Waterton Lakes National Park thumbnails only

Crypt Lake Trail, Waterton Lakes National Park Crypt Lake Trail, Waterton Lakes National Park
I hiked about 50 miles of trails on this trip to Glacier National Park and Waterton Lakes National Park. And the Crypt Lake Trail in Waterton Lakes National Park was the most memorable.
 
The Crypt Lake Trail is ranked at or near the top of all hiking trails in Canada.
 
This hike begins with a ferry ride across Upper Waterton Lake to a dock at the trailhead. This lake happens to be in one of the windiest locations in Canada - meaning that the boat encounters rough water on this trip (waves were breaking over the top of the smaller boat that returned us to the marina).
 
Once on land, the 10.8 mile, 2,300' elevation gain trail starts in a pretty forest. Over time, the landscape opens up with great views. The trail narrows and the edges of the trail become steeper. And then you reach the cliff - and adrenaline releases.
 
People mentioned the narrow trail at the top, but "sidewalk" widths were referenced to us. That would not be even close to accurate.
 
I didn't have the strength left in me (having hiked about 40 miles before this trail) to carry more than one lens on this hike and 24mm was not wide enough to take in this absolutely spectacular view. The panorama seen here was my solution to that problem.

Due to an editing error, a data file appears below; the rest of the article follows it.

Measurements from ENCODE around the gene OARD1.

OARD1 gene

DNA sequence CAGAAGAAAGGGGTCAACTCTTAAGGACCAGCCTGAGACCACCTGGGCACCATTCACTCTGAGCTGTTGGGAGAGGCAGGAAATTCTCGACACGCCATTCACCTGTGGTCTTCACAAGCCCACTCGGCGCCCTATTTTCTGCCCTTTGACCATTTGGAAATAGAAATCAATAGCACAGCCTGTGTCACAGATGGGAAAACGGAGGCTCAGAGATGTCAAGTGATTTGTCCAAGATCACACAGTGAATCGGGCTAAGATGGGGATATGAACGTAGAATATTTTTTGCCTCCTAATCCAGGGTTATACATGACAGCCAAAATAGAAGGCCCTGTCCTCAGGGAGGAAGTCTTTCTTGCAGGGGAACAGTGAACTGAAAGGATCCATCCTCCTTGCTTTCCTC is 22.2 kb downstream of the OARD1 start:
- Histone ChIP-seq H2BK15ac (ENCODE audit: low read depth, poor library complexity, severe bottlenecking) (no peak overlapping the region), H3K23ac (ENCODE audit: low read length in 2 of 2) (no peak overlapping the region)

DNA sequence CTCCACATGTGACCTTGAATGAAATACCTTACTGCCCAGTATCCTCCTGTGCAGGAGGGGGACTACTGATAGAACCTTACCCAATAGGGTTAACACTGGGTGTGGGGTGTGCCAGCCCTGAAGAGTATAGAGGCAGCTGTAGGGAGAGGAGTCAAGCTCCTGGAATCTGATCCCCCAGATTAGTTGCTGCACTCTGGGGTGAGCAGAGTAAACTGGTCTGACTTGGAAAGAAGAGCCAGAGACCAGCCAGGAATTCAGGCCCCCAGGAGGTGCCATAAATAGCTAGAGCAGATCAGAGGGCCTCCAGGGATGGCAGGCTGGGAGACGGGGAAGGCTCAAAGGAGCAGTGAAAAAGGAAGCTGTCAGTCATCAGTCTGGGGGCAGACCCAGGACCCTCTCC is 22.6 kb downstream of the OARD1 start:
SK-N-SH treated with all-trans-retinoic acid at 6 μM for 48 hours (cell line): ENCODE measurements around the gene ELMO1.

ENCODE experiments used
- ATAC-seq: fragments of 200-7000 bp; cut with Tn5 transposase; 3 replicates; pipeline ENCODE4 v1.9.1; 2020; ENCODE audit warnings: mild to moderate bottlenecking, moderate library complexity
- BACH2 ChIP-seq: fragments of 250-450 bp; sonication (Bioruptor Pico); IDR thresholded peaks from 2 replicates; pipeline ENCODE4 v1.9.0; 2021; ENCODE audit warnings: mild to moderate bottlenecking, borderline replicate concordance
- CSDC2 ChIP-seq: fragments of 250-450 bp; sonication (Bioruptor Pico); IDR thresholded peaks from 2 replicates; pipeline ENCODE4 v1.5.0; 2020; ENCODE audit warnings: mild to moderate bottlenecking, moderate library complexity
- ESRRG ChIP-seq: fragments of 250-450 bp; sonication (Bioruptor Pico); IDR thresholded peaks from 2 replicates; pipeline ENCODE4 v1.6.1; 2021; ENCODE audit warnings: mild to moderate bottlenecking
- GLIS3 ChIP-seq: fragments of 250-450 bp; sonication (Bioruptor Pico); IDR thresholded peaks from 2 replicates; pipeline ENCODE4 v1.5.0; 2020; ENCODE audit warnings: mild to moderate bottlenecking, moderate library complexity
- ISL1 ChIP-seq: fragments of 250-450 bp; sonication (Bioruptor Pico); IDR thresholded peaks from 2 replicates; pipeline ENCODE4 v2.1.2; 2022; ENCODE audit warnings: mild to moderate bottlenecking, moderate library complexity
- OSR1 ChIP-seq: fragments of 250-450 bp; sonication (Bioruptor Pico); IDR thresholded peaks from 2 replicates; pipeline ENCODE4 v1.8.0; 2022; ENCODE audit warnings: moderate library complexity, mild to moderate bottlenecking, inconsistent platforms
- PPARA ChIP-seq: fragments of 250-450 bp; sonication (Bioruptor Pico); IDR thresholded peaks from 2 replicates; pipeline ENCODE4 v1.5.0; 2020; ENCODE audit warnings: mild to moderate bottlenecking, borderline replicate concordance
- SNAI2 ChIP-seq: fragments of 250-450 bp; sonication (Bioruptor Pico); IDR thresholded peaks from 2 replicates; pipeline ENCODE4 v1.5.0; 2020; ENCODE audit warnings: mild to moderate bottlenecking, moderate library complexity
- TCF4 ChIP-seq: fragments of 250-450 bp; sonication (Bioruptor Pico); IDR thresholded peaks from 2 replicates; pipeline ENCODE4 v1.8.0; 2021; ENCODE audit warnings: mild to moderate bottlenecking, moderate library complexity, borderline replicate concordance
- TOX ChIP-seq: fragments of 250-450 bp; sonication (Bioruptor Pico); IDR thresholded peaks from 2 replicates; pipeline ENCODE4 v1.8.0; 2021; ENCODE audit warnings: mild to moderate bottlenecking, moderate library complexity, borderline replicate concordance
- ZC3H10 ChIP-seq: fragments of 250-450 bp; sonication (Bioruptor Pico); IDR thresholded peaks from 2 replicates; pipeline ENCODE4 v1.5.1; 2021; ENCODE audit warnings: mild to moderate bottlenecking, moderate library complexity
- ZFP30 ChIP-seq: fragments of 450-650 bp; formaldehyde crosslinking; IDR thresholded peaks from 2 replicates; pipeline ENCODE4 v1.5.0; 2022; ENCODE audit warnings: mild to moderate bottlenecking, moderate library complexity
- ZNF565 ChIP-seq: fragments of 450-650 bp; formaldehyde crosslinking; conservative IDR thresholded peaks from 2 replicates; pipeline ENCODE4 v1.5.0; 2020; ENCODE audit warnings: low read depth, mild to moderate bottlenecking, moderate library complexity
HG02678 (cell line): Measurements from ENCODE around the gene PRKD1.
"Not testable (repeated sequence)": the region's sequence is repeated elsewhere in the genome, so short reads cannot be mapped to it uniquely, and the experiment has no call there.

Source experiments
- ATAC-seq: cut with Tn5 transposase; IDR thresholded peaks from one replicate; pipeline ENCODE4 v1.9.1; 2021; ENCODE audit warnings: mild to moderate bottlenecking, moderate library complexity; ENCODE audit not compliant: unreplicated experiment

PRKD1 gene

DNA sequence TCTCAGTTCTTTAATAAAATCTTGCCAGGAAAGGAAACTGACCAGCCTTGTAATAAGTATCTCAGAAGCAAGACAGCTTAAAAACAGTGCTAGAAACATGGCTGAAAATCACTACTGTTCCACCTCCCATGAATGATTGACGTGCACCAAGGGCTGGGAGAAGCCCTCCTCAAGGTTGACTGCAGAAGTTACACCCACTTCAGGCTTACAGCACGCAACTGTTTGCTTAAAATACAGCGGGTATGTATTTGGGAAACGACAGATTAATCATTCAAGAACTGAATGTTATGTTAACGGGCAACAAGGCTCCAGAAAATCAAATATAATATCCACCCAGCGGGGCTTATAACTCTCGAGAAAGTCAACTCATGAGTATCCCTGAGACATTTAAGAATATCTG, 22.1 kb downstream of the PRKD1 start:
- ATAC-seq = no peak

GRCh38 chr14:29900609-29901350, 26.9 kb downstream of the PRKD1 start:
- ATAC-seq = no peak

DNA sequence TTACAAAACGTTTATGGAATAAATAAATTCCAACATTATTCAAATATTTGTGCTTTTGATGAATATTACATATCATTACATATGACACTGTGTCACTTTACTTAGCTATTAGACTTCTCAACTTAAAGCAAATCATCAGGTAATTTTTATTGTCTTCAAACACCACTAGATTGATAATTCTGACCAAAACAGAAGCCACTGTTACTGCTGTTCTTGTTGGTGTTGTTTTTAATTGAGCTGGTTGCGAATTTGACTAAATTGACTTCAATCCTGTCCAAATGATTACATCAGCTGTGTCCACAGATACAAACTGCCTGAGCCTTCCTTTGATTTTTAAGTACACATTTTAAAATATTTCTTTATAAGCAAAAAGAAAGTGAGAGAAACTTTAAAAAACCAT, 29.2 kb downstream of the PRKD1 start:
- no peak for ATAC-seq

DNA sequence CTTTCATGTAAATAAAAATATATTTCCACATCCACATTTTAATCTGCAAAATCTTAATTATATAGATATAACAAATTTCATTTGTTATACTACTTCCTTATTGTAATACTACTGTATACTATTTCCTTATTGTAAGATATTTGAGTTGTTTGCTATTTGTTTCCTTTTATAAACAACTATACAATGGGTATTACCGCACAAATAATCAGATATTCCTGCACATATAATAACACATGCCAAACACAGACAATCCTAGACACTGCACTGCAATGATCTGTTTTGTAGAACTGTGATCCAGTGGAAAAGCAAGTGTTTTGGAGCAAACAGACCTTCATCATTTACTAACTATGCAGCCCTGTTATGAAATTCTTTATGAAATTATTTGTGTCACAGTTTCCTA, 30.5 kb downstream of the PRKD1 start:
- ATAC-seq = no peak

If you look carefully at the cliff on the left side of this photo, you can see a tiny line that is called the trail at this point. If might be 2 shoes wide, but it is sloped, not smooth and is covered with scree (small loose stones). As you can see, down appears to be a 1,000' step.
 
It gets better. See the dark spot on the rock just above where the trail ends? There is a narrow (one shoe+ wide) steel ladder bolted into the rock that leads to a cramped, mostly natural tunnel. And it gets even better at the other side of the tunnel.
 
You have to step down over rocks to the trail - which makes the trail on the other side of the tunnel look like the sidewalk it was referenced to be. The trail is barely a shoe width wide (being generous with my memory) and again filled with scree. But, you have a heavy cable bolted to the side of the mountain to hold onto. But, this cable is bolted at trail level - forcing you to walk bent far over. And, the cable is floppy - not tight.
 
The trail ends at a beautiful lake, but the view seen above from the face of the cliff is my biggest memory.
 
I should mention that, at this time of the year, there is one ferry to and one ferry from the dock each day. We had to be back before that second ferry left the dock to avoid an overnight in the wilderness. There was only one other person in this entire wilderness area on the day we hiked Crypt Trail.
 
The Crypt Lake Trail hike is an unforgetable, amazing experience.